The fish stocks in the North East Atlantic are rebuilding and our current method to assess them is not accurate, is the claim made during a recent scientific mini-symposium organised by the MSE-project group and held in Copenhagen.
According to speakers, there is a real need to revise the current approach and include fish interaction in assessments. The claim is that this would result in higher TACs.
Henrik Sparholt, a biologist and expert with a long background in assessment and monitoring of fish stocks, presented data and calculations from the MSE-project group, indicating that the North-East Atlantic actually is underfished – and that it would be beneficial if a larger amount of predatory fish such as cod, mackerel and blue whiting were caught.
The implication is that this would give remaining predatory fish opportunities to grow to a larger size because there would be sufficient prey for them when not having to compete with too many of their own species.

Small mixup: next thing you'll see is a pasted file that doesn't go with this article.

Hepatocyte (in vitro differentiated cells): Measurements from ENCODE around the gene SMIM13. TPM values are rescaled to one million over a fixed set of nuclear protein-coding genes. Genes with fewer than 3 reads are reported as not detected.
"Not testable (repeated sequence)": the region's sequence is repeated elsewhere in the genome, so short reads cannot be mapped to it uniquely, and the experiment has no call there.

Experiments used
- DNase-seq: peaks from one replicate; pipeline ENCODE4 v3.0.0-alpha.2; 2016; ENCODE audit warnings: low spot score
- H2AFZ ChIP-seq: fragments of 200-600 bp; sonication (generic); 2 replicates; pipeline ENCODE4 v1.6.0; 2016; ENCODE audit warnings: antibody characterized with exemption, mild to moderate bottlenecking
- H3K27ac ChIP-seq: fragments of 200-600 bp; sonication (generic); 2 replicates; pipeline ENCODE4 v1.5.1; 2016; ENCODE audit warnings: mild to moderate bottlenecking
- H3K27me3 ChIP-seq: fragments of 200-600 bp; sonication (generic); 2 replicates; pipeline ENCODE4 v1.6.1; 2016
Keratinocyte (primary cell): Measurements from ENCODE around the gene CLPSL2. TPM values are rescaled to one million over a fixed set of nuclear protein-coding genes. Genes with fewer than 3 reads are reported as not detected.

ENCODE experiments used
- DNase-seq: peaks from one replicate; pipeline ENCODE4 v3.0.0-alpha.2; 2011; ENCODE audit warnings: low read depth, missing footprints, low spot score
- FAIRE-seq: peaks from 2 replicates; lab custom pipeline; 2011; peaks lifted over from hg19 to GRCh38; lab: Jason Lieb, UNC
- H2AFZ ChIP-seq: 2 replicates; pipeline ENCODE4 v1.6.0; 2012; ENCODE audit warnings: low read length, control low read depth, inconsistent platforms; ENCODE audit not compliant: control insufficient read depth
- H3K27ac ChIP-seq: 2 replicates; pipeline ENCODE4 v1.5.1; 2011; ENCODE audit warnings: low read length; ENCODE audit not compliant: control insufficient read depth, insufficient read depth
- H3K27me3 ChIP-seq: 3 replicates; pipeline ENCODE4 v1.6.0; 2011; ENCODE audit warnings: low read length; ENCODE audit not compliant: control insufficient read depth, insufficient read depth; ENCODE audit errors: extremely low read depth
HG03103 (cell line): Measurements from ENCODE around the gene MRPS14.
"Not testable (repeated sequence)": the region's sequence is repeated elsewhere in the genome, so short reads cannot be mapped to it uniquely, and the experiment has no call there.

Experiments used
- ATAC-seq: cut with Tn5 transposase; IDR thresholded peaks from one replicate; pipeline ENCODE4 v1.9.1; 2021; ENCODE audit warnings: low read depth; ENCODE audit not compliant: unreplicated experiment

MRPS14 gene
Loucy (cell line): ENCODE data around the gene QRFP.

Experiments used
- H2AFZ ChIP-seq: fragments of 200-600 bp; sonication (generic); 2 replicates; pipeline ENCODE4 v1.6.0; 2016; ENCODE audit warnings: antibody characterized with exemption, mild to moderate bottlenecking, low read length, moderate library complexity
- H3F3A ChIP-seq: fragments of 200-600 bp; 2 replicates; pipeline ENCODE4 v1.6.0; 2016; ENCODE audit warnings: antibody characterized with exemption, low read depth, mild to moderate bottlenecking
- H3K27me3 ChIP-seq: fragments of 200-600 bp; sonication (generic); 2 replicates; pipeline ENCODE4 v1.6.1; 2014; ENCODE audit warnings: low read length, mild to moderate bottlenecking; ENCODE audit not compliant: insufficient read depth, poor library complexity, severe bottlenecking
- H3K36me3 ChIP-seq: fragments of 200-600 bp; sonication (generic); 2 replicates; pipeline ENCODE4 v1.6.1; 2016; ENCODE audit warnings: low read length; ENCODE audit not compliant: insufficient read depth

‘You can compare it to thinning the radishes in your garden to get the best crop,’ Henrik Sparholt said, claiming that the current method neglects to include an important part of how fish interact with each other – the density dependence.
He states that a different model is needed to calculate the so-called FMSY-reference points, which are used to determine the TACs.
‘With the available data from 53 different fish stocks we have calculated new FMSY-reference points, that are 50% higher than the current ones. That would lead to almost 50% higher TACs,’ he said.
Henrik Sparholt isn’t expecting the scientists of ICES to move quickly on recommending a switch to new methods.
‘It takes time to convince about 4000 scientists who come to this with a different perspective,’ he said.